From Kit: "Literally hundreds of existing publishers and women and brown people and aged cartoonists and women and young upstarts and women and trans people and collectives and new publishers and brown people have crowdfunded..."

---That's fine, I don't know "literally hundreds" I only pointed out whom I have heard of regarding the indy scene. If you believe others are worthy of Dave Sim's notice and a potential article for this blog please make some recommendations.

Again from Kit: Just an odd coincidence, I'm sure.

---No, coincidence, whatever one may think or say of Dave Sim, I think most would agree he did his best to remain independent. I saw independent creators and thought a blog that goes through content faster than shit through a goose would perhaps appreciate this angle but would not assume Matt nor Jeff nor whomever would have heard of Mr. Van Sciver or Mr. Meyer, nor that they would think it an appropriate topic one way or the other.

Since Dave Sim doesn't go online, he could very well be unaware as well. I'm glad I brought it up and am curious what Matt (or you) or Jeff or anyone here would think of it.

I trust Matt's judgment that the blog would not be overrun with "non-Dave Sim/Cerebus/Gehard" content.

---Mr Birdsong, I appreciate your perspective.

My focus was on the independent angle regardless of anyone's politics.

cheers,

A Fake Name

Damian T. Lloyd, Esq. said...

David B.: If you think Marvel or DC creates anything "to fill some kind of quota-based, perceived injustice," then you're on drugs. The only reason they do anything is because they're chasing dollars. What it means is that they think there's a paying audience for these comics. Dave himself repeatedly scoffed at the very idea that Marvel or DC would possess such a thing as ethics.

Kit: AFN's comments here are entirely consistent with his character.

-- Damian

Jeff said...

Well, thanks for taking me down THAT rabbit hole. From the limited info I could find on Van Sciver (aside from mainstream comics work), it appears that the primary problem that Kit has with him is that he self-identifies in his bio on Wikipedia as being a Republican. As to Meyer, I listened to a lengthy...podcast?, video?, blog?...in which he gave some reasonable, relatively even-handed critiques of SJW views being splashed across mainstream comics. And, I agree with him that the use of the feminist term "mansplaining" in mainstream comics (or elsewhere) by the writers (presumably females) is sexist.

Kit, give me some solid examples of, as you put it, "women and brown people [writers and artists], and aged cartoonists, and young upstarts, and new publishers, and collectives [whatever they are--not familiar with that p.c. term]" who are putting out consistently aesthetically pleasing art (as in, they can draw something other than angular bodies) and well-told, compelling stories, in print, and I will check them out.

But, if all they are interested in doing is making Statement art and writing Statement stories, in order to satisfy their Social Justice Warriors friends and audience, count me out. Unless, as I said, it contains aesthetically pleasing art and well-structured, compelling stories.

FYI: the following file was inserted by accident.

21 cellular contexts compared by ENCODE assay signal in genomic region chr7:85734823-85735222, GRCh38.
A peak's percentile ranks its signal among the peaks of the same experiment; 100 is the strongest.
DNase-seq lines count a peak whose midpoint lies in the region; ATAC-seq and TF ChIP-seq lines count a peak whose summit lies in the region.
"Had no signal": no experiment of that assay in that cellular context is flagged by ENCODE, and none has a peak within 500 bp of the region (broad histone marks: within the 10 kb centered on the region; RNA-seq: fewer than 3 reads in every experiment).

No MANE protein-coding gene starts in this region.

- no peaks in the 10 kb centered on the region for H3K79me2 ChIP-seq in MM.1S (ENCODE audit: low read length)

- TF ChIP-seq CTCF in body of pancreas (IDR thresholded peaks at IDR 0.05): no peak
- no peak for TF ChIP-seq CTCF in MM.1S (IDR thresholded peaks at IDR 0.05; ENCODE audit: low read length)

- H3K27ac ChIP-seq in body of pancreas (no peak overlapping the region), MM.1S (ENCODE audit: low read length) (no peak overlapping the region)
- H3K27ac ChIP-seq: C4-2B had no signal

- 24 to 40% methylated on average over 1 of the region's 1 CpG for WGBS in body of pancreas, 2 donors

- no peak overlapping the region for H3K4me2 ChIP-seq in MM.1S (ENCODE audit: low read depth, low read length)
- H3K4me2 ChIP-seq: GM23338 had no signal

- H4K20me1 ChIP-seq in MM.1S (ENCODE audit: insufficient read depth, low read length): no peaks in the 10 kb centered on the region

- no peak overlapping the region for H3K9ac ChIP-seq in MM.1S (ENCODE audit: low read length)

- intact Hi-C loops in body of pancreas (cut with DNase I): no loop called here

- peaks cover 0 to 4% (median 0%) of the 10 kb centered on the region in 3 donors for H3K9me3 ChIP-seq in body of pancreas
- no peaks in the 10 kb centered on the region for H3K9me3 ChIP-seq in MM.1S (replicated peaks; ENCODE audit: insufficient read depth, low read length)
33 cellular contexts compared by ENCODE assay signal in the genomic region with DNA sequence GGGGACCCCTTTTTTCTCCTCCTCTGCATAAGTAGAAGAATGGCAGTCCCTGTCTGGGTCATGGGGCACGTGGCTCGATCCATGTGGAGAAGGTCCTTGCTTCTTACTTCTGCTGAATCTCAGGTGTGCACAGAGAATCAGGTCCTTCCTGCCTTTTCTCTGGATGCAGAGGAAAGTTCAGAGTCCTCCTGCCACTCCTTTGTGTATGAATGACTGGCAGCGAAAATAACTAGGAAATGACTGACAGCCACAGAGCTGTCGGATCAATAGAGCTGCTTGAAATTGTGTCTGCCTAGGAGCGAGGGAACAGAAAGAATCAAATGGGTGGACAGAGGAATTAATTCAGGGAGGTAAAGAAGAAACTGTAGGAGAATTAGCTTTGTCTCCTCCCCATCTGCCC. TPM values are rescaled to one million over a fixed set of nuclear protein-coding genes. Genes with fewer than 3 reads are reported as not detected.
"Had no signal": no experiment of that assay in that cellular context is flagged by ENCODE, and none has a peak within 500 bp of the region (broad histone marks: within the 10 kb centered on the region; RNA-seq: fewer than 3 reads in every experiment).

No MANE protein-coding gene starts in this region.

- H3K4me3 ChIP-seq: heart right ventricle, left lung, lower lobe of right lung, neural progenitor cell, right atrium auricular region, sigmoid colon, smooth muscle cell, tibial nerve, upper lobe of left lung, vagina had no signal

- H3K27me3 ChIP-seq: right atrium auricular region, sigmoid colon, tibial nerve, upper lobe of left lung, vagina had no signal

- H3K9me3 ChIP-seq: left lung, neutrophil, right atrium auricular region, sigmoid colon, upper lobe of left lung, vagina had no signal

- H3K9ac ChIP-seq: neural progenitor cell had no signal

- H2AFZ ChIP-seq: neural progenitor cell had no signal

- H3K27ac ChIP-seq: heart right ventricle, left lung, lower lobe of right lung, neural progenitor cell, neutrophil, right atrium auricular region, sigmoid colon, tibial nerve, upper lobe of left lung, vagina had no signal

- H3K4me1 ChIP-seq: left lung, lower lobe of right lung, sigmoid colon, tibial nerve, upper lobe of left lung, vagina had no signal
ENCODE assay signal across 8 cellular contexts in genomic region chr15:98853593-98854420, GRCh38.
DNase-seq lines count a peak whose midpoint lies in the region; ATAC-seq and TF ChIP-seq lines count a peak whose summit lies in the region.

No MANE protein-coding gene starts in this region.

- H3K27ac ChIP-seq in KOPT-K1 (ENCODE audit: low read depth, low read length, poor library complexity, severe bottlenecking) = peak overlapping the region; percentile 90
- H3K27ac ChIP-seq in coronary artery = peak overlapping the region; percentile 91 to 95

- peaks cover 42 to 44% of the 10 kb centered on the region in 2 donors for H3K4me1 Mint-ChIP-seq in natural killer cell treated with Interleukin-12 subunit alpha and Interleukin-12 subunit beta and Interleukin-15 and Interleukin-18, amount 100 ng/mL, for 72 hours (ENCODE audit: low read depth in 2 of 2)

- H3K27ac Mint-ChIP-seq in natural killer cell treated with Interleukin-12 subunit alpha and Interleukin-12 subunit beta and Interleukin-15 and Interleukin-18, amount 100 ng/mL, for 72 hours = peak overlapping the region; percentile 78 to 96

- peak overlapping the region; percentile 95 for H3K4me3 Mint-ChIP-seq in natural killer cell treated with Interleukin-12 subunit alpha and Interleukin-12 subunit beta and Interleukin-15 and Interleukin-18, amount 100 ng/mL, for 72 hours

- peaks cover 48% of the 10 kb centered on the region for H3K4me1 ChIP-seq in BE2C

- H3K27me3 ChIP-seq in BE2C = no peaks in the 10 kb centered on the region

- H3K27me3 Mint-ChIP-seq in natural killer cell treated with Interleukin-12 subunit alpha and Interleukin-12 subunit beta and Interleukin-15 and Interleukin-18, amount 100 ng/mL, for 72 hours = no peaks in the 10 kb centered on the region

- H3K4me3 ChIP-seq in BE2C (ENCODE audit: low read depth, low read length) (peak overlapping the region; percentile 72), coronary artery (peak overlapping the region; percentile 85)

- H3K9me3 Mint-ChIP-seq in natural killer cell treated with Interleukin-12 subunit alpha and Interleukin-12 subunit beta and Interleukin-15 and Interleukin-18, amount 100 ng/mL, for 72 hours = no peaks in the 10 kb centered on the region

I'm guessing Dave might agree with me, but that's just me guessing.

Thanks for stopping by our little sideshow, Kit.

Jack said...

I listened to part of the guy's Star Wars thing too. "SJWs are going to humiliate Yoda in the next movie! This is a war for the heart and soul of Star Wars!" Haha, soldier on, Yoda Protectors.

Jack said...

"Genderqueer I am. Privilege you must check."

NOOOOOOOOO!!!

Kit said...

I have never read Ethan van Sciver's Wikipedia, but if he's written it himself, then it contravenes Wikipedia's policies.

Given Jeff's inference that I was referring obliquely to something I've never read, and not directly to the specific actions I typed about, I'll elect not to take in good faith his expressed openness to track down, purchase and read a lot of comics not readily available via Diamond, though I share the implied support for print publishing.

Damian T. Lloyd, Esq. said...

Isn't Yoda a fictional character?

-- Damian

Jeff said...

No, Kit, I was serious. I really just barely follow mainstream comics or, for that matter, most indie comics. Thus, if you can name some titles written and or drawn by the kinds of people you specified, which titles contain aesthetically pleasing art and well-structured, compelling stories (you know--a beginning, middle, and end, not just SJW messages {or, MESSAGES}), then I will try to find them and give them a chance. Of course, comics with well structured, compelling stories and aesthetically pleasing art *usually* sell enough copies that they make it into Previews, even though I wouldn't be aware of them, as I don't read Previews.

Damian T. Lloyd, Esq. said...

Given Jeff's previous comments in this thread, and the conditions he imposes here, I suspect that (as usual) he is not acting in good faith.

-- Damian

Jeff said...

Damian, I always act (write, compose, type, speak) in good faith. It's just one of the reasons why I am (nearly) universally reviled.

You know; kinda like Dave.

I am the old truth-teller (but not *actually* the Devil). Most people can't stand that. It's why my brother (who lives in Arkansas) and I argued all weekend, while we were in Kansas City, MO.

It's also why Gerhard is currently (but, hopefully not for long, annoyed at me.)

I see what happens and, then, I report it.

It's a very good way to collect enemies and former friends. But it's the only way in which I know how to live. You know, kinda like Dave.

Just sayin'.

Damian T. Lloyd, Esq. said...

Jeff S.: Also kinda like Dave, your view of yourself does not jibe with your actions and character as displayed to the world.

-- Damian